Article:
Single mothers in Brussels

This is an opinion article by an external contributor. The views belong to the writer.
Single mothers in Brussels

The high amount of single mothers living in poverty is one of the main problems Brussels is currently facing. It is time for policy makers, civil society and inhabitants of Brussels to take action and no longer accept the miserable situation in which these women are living. Single mothers

According to figures in a poverty report for 2014 by Brussels-Capital Health and Social Observatory, one out of three citizens lives in poverty and 40% of Brussels’ population run the risk to live in poverty and exclusion.

Generally, poverty figures do not take into consideration gender, even though it is very important since women and children are the most vulnerable groups in the poverty figures. In particular, single mothers are living in exclusion. A staggering 87% of single households are women.

According to the report, it is very difficult for single mothers to get out of poverty and insecurity since the structural inequality is anchored in many areas and levels. Furthermore, if these women also have a migration background, their problems are reinforced by a wall of racism and discrimination.

The story of M.

I met M. for the first time four years ago in a café close to Flagey Square in Brussels. She was working there as a waitress. ‘One of my three jobs’, she told me later.  None of the jobs were permanent. ‘They call me when they need me and if I want to keep the job, I better be there’.

M. has two children and this makes it very hard for her to be on stand-by at all times. But she does not have a choice as even with the three mini-jobs she has difficulties supporting herself and her children. She was looking for years for a permanent job, but without success. M. is convinced that her ‘foreign’ name and the fact that she lives in Molenbeek, an area with a large proportion of immigrants, play to her disadvantage. Research and figures tell us she is right. M. would prefer to live in a commune such as Ixelles, but she stays in Molenbeek since she cannot afford the rent and food prices in Brussels’ other communes.

M. lives together with her mother and her two children. ‘It is thanks to my mother that I can work. I have no idea how I would manage without her.’ Her mother came to live with her after her husband died, after which she became lonely and started facing financial problems.

I talked to M. a few times after her work. She always had her phone very close to her hands in case one of her employers or her mother would call. She wanted to share her story because politicians, media and others do not listen to the citizens of Brussels and do not know or understand the hard reality that many face.

During one of these conversations I asked her (very carefully) why she was never talking about the father of her children. ‘The first years we were happy together. He had a job and I was working half-time. When he lost his job the misery began. He felt bad, a failure. He started to drink and gamble.’ Suddenly she pointed to a hidden scar under her chin. M. told me that during two years she even tolerated physical violence with the hope that he would change. ‘But the day he started to hit our children I went to his parents and told them everything and asked for a divorce’.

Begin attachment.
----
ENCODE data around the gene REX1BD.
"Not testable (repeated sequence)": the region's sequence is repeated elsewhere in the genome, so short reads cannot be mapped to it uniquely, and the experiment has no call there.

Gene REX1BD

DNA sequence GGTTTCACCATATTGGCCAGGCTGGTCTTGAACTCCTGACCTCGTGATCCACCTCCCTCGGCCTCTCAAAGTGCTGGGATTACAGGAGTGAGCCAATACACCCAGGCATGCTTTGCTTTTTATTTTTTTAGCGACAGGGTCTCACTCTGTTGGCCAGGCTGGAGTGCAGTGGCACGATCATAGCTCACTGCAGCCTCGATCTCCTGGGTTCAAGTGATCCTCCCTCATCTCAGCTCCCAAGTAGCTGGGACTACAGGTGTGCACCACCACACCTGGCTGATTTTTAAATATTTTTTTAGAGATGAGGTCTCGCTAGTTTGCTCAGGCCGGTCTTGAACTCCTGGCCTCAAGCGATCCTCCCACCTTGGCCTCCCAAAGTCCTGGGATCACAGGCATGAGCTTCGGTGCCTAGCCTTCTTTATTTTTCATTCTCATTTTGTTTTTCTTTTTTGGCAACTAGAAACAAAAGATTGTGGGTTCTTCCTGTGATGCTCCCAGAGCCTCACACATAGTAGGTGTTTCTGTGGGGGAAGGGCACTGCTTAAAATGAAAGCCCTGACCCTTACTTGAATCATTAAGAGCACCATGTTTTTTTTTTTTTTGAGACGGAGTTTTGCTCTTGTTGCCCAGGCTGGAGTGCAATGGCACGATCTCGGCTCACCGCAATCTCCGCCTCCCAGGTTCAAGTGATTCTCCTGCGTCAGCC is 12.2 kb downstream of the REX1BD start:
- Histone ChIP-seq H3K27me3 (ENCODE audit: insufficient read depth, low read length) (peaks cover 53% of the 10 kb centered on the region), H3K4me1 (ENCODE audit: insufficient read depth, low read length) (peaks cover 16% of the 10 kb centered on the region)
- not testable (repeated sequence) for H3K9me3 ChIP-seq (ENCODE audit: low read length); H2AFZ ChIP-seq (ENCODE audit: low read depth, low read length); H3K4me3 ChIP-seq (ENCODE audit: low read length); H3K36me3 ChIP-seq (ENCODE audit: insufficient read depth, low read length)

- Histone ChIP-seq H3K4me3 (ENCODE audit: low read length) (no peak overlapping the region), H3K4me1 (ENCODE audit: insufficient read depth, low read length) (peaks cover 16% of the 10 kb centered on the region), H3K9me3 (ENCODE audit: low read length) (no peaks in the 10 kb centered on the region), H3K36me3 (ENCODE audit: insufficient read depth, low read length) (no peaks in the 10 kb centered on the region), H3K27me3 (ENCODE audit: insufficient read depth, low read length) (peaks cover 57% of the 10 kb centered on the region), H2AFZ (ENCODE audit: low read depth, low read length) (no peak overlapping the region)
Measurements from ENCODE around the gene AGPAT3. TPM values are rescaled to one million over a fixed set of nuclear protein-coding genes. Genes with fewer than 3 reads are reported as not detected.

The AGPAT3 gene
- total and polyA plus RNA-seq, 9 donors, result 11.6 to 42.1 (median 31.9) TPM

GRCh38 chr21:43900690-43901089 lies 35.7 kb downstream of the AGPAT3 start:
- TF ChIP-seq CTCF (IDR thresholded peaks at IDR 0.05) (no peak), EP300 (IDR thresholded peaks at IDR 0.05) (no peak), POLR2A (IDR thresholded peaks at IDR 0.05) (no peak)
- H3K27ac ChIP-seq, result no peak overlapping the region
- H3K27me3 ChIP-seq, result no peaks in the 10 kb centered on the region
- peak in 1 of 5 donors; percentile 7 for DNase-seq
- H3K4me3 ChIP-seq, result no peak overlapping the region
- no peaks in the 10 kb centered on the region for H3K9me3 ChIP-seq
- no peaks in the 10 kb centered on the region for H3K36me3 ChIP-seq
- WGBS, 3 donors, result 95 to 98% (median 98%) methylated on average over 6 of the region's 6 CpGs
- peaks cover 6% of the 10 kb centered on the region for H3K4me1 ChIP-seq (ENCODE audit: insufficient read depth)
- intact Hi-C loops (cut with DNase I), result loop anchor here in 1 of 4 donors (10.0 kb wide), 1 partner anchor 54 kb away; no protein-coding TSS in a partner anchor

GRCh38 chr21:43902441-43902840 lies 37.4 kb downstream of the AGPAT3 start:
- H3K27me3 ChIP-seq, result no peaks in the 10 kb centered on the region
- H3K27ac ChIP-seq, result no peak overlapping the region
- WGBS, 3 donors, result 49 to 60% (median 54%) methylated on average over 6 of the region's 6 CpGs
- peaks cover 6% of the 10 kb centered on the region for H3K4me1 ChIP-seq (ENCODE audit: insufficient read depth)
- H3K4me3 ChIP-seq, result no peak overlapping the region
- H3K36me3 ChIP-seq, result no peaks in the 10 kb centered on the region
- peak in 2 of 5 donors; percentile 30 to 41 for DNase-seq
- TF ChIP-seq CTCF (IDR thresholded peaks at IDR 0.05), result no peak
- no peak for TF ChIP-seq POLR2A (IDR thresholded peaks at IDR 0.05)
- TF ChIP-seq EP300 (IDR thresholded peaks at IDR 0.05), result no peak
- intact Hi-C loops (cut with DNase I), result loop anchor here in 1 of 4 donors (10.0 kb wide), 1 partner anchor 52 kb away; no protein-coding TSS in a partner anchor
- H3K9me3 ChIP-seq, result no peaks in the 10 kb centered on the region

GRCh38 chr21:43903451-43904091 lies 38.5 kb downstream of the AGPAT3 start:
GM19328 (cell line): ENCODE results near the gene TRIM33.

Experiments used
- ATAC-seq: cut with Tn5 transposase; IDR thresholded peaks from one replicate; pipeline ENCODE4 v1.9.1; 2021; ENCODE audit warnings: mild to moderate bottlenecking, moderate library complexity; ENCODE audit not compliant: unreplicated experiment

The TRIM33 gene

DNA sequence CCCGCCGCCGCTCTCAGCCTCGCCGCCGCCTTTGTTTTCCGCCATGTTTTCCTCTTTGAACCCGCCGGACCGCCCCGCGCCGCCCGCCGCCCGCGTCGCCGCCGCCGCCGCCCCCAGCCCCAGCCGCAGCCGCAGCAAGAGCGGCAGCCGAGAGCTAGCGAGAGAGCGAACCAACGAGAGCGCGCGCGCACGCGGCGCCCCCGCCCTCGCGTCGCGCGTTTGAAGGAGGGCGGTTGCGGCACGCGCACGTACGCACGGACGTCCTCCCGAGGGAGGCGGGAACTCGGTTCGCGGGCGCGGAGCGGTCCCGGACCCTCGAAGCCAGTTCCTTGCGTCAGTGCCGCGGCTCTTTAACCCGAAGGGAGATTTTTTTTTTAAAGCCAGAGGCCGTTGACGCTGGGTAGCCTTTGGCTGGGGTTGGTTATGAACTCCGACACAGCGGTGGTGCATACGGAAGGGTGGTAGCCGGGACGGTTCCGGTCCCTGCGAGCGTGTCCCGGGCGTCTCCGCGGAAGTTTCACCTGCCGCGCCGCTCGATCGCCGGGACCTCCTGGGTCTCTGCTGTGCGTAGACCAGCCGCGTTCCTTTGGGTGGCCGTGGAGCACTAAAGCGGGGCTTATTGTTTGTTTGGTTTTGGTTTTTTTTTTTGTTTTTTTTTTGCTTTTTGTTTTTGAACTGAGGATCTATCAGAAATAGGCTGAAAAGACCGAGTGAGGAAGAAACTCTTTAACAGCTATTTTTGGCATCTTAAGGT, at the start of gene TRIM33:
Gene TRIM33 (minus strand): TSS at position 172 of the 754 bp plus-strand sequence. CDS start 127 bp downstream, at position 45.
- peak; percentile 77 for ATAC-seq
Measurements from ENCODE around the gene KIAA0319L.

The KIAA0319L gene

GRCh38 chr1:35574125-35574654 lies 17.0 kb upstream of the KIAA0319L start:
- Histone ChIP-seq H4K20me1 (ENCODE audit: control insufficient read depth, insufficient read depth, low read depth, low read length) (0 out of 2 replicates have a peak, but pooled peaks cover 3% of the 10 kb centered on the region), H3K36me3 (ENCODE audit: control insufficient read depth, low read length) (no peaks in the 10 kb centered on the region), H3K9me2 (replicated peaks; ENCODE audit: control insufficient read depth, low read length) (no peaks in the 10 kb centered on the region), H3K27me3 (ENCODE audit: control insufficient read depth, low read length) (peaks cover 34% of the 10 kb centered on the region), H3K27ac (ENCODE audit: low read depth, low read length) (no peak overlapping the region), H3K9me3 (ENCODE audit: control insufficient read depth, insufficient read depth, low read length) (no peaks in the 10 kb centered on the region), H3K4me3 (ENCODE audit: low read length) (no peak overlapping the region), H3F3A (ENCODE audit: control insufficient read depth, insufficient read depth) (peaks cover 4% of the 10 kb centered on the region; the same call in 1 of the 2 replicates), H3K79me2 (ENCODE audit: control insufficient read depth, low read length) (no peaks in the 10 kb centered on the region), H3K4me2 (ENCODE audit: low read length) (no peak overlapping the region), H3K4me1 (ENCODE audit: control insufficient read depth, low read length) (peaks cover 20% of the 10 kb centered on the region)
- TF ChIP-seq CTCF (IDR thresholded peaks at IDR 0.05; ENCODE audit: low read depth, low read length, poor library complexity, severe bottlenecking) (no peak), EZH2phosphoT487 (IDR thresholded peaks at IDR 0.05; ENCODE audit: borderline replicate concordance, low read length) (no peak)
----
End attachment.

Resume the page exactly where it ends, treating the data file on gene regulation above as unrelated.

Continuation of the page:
After a year of not seeing M., I crossed her in the street a few months ago. ‘I’m going to become a policewoman’, she said. I first thought she was joking. During one of our conversations I remembered she was complaining about the police in Brussels. ‘My mother is getting old and for the kids I need more money. I need a permanent job.’


I had respect for M. because despite her difficult situation and the hard times she had experienced in the past, she remained resilient. Like me, she realized very well what it meant to work as policewoman with a migration background and living in Molenbeek. My respect for her increased.

Single mothers, women like M., who are struggling in life, deserve respect instead of the stigma of clichés. They deserve respect for their resilience and dedication to their children.

Single mothers need structural support because that is the only way to get them out of poverty and exclusion. Benefits and income levels must be raised and should be at least above the poverty line. The Brussels region must urgently address social housing by investing in it and give priority to single mothers.

Employers and educators must take into account the reality of single mothers and consider how they can respond in a positive way. A shorter workweek is an excellent idea and would be a huge step forward.

There is more that we could do. There is a need for jobs for these women in the neighbourhoods where they live and they also need to be provided with adequate childcare to help them manage their time.

Many single mothers live in depression and loneliness because of their economic uncertainty. Civil society organizations and community groups can make a difference by taking women out of their isolation and by listening to them and putting together social and cultural activities. We must fight loneliness and alienation by coming together and sharing the public space. 

Last but not least: tackling poverty and socio-economic insecurity for women is not only important for them, but also for the future of their children.

By Bleri Lleshi

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